strange behaviour of free() in __global__ function

I have a kernel that has the (0,0,0) thread (a 3D thread block obviously) call malloc twice (i.e. two global memory arrays per block), the addresses are shared with other threads in the block via shared mem, there is a __syncthreads(), all threads write to both malloced arrays, there is another __syncthreads() again, then thread (0,0,0) free’s one of the arrays, all threads do a tonne of stuff, then thread (0,0,0) free’s the other array:

gloabal kernel() {
if (thread 0) {
A = malloc
B = malloc
functionThatWritesTo(A, B)
if (thread 0) {
… loads of stuff that never uses A
if (thread 0) {

I’ve checked all the addresses and indexes, everything under the sun and all the code is correct but I’m getting a very few random bogus values in A.

Now if I move the free(A) to where the second free is at the very end of the kernel after thousands of operations and a few more __syncthreads(), the artifact goes away.

Also if I malloc a single global mem space per block and use a second pointer to the point in the block where the second section starts the artifact also goes away which seems further evidence that the indexing and addresses are all correct.

My only conclusion is that the compiler is moving code around and the free(A) is occurring before the first __syncthreads().

Is there something I don’t understand about what syncthreads() guarantees that would make this possible? Or any other suggestion anybody has to explain what is going on, what i’m doing wrong etc.

Yes I know I can inspect the PTX etc but thats not something I have any experience with so before I go down that road I wanted to throw this out there to hopefully save myself the pain.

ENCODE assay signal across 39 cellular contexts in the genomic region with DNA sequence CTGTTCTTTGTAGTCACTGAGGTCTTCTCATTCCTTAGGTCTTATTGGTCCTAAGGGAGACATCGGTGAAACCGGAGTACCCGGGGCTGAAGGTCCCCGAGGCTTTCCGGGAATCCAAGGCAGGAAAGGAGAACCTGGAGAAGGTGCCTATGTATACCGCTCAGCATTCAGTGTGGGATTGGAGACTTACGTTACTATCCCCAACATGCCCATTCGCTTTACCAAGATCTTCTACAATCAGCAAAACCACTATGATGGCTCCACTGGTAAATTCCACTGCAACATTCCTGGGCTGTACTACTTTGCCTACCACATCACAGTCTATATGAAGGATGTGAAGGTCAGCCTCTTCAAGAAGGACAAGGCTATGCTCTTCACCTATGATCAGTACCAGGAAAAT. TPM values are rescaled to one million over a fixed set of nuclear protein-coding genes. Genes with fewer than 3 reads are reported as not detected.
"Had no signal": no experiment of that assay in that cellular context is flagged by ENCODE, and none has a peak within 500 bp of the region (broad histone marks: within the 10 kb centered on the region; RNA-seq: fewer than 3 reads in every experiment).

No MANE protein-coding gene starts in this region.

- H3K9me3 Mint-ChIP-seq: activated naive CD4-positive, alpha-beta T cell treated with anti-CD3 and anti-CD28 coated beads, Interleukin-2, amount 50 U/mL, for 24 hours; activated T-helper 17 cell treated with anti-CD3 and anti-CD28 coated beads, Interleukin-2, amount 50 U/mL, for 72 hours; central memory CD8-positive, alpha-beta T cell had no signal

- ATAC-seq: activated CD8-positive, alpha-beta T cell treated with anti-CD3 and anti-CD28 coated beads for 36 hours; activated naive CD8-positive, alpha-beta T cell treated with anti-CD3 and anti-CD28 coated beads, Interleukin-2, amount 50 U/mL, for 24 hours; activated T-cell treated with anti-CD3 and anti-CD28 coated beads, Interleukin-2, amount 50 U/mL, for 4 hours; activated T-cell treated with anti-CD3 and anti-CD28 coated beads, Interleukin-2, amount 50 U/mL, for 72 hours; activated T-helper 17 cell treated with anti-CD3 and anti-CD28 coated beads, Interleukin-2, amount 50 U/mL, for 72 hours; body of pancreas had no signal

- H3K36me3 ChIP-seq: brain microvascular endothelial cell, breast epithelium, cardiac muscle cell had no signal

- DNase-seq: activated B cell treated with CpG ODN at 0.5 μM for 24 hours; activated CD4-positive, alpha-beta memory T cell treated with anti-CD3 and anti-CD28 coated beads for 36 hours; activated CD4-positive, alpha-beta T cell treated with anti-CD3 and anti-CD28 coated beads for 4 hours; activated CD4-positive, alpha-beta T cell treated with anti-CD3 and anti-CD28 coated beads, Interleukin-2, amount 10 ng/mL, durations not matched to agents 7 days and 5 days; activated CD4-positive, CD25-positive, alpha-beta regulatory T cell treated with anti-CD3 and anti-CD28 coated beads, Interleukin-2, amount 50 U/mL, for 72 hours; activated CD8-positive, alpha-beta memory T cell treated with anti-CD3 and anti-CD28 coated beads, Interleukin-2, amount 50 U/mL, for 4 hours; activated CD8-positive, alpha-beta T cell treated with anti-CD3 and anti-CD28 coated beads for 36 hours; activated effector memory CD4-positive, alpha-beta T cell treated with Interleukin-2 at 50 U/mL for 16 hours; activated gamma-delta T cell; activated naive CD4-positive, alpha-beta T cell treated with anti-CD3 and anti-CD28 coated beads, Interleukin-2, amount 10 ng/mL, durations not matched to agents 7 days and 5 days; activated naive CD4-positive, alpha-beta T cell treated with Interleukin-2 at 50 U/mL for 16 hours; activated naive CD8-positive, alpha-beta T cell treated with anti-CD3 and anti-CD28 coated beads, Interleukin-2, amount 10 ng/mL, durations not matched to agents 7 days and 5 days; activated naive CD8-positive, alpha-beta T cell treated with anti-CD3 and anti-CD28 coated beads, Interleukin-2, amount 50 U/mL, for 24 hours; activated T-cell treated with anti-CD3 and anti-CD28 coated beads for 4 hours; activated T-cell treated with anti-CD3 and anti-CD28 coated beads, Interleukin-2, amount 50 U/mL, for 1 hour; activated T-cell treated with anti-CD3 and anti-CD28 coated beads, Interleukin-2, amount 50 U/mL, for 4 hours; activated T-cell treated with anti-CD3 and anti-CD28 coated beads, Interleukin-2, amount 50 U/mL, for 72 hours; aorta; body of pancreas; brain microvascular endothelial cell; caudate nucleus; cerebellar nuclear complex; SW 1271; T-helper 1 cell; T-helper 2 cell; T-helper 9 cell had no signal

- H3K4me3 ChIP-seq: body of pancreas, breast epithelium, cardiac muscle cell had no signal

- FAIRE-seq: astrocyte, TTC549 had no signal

The description suggests a race condition of some sort. Have you tried running the code under control of cuda-memcheck to see whether it reports any race conditions? Note that the tool can find only some, not all kinds of race conditions.

In the absence of a description of your understanding of __syncthreads() semantics I don’t see how this question can be answered.

If you suspect a code generation issue (unlikely but not impossible) the best code to look at is the machine code (SASS). PTX is merely an intermediate representation providing an abstract ISA. It is processed by an optimizing compiler (PTXAS) into machine code. Does the issue disappear when you compile with -Xpxtas -O1? If so, you definitely want to look at SASS, not PTX.

10,000ft question: What would be wrong with freeing both A and B at the very end of the kernel? What advantage does freeing A early provide?

Other than what I believe is good coding practice to release resources where logically they should i.e. when no longer needed, and ensuring that I don’t run out of heap… no advantage. But simply freeing it at the end doesn’t fix the problem and should not be required. I can’t see why an array that is free’d after a syncthreads and never used subsequently would affect the code in any way by being moved further down in the code. Plus I don’t like having time bombs in my code I’m not going to be happy just moving the free.

As for my understanding of synchthreads, the main points being that all writes to global and shared mem by all threads before the synch are visible to all other threads after the sync i.e. no cached values that have not been written, and also that all threads must reach that point before any thread moves past it.

Thanks for the tip on the SASS vs PTX. Looks like I’ll have to go down that road and you’ve likely saved me a lot of hours pointless effort.